The Minister of State at the Presidency in charge of Food and Agriculture, Dr Gyiele Nurah said the restriction on the importation of frozen chicken is to prevent the domestic poultry industry in Ghana from collapsing.
This is to prevent the collapse of the domestic poultry industry in Ghana.
The Minister of State was speaking at the opening session of the 2nd Poultry Value Chain (POVAC) fair held in Sunyani.
He said the ‘ban’ is in response to calls by the domestic poultry actors to disallow the importation of frozen chicken since it is one of the major challenges collapsing the local poultry industry.
However, he said that they will not hesitate to reverse the policy if poultry producers do not meet the local demands.
“Now that we have reduced importation of frozen chicken, domestic producers must be prepared to feed the people. But if we see that it is not working, then we have to reverse it – because the government has the responsibility to feed the people as well as support local poultry producers.”
“Ideally, the government would want to feed the consumers with locally-produced chicken. Local producers must cut themselves away from the era of marketing birds with feathers to marketing processed birds and chicken meat products, including sausages and barbecue. We must develop value chains that will make all the difference in our earnings from the poultry industry. And the time to begin to do that is now,” he added.
According to the Ghana National Association of Poultry Farmers (GNAPF), over 135,000 metric tonnes of frozen chicken was imported from the European Zone to Ghana in 2017 – representing a 76% increase over 2016 imports; the 2017 frozen chicken imports constituted about 112 million birds.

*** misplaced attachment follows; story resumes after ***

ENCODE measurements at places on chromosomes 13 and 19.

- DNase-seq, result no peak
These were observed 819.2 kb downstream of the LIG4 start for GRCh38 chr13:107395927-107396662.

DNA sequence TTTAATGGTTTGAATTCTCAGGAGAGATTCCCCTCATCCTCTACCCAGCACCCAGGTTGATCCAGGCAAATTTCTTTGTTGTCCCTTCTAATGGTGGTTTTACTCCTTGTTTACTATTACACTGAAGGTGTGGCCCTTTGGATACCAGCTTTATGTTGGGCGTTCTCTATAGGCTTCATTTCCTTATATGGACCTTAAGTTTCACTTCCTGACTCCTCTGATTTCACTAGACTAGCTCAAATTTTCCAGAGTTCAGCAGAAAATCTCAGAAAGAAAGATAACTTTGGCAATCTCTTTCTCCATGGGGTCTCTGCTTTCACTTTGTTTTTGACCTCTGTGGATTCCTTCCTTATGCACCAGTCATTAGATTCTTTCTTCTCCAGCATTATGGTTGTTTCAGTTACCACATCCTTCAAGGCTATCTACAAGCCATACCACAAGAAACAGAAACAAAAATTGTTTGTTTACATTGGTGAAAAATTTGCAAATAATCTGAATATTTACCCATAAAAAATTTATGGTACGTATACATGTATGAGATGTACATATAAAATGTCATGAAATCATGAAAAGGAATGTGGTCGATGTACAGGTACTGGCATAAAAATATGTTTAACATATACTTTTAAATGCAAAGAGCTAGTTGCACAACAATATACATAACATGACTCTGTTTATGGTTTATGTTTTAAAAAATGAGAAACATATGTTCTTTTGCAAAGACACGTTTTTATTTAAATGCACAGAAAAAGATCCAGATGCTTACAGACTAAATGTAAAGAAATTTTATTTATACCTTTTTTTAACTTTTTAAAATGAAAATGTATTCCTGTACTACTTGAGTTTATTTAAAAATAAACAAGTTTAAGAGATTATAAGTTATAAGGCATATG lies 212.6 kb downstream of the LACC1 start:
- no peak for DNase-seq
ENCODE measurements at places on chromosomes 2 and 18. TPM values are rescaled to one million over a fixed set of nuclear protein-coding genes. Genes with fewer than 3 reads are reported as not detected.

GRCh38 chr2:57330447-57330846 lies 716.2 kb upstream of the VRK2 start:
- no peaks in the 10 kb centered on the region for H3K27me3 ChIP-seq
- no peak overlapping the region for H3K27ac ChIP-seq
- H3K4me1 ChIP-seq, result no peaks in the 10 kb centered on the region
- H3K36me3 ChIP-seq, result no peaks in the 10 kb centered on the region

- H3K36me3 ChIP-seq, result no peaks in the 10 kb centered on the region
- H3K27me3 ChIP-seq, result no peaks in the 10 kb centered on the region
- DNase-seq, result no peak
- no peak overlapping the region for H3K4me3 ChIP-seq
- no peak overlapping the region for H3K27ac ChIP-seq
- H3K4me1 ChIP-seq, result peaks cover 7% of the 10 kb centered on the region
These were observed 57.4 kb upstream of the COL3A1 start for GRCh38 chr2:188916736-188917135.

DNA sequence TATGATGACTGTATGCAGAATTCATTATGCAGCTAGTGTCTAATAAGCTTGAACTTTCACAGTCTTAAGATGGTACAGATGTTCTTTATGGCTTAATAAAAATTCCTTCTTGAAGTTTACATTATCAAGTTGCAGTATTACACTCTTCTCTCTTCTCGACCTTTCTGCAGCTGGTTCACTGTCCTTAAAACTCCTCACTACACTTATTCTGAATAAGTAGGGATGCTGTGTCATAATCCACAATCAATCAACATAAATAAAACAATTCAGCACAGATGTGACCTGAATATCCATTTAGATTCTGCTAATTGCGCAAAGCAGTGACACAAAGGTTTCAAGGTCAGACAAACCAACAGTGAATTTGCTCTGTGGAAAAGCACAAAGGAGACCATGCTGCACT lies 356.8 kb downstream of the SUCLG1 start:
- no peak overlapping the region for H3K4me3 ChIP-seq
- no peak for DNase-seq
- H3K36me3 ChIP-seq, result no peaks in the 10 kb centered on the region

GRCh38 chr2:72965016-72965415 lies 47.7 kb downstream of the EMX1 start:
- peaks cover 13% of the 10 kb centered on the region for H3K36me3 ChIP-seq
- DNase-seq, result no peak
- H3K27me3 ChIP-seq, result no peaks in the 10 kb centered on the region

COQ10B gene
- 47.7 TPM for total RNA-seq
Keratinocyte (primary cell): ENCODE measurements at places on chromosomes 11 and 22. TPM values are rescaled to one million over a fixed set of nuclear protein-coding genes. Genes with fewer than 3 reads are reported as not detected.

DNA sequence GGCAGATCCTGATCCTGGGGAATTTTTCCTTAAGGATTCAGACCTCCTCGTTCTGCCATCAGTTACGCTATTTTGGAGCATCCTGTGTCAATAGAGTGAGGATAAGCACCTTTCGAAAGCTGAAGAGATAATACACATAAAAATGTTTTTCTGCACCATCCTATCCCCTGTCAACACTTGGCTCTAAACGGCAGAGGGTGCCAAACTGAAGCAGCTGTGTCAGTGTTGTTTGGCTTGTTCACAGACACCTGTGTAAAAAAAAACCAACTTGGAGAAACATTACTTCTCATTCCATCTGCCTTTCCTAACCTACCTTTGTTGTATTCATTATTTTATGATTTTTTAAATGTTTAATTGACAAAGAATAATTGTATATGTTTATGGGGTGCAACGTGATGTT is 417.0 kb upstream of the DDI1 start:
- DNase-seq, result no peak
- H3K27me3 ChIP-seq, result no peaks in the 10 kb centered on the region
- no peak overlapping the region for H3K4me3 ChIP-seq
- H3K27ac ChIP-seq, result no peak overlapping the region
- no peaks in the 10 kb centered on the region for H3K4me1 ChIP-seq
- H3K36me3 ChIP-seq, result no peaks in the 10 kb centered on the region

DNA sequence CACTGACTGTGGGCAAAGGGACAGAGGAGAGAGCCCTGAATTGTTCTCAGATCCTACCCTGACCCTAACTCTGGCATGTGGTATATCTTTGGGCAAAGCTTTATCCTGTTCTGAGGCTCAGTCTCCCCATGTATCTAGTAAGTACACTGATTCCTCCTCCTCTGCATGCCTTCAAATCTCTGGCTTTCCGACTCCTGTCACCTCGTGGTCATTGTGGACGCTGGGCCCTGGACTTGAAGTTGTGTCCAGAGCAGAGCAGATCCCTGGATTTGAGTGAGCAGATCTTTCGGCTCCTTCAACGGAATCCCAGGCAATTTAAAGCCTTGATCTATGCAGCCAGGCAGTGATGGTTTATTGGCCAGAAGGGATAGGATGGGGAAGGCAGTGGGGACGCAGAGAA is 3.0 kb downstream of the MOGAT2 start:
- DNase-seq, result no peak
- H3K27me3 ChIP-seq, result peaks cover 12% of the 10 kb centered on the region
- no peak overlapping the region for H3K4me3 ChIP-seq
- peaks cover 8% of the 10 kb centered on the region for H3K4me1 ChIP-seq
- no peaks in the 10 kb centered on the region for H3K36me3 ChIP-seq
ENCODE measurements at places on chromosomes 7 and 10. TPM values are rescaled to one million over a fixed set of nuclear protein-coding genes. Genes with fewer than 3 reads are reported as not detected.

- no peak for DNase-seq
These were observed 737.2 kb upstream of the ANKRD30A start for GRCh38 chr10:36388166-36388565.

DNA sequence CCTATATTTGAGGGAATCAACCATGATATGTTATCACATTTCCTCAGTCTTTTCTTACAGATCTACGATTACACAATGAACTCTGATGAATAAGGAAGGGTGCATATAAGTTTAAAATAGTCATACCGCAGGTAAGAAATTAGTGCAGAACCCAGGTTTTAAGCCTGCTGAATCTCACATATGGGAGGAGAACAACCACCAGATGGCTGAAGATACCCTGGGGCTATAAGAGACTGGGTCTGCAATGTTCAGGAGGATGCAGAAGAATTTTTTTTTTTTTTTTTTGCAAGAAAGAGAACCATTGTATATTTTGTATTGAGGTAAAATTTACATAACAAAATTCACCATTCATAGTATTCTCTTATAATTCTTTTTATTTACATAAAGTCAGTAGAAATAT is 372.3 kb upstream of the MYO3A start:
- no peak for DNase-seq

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They blamed this situation on the importation of frozen chicken as well as the lack of capital.
The minister promised that the government will work tirelessly to ensure that the poultry industry is transformed.
“While the government will roll out specific interventions to support the smallholder local poultry sector, the Planting for Food and Jobs campaign takes into account reducing the cost of feed inputs which form more than 60% of poultry production costs.”
In a related development, the National Chairman of GNAPF, Victor Oppong Adjei, called on the government to come up with more prudent policies that will cushion growth and development of the local poultry industry along its value chain.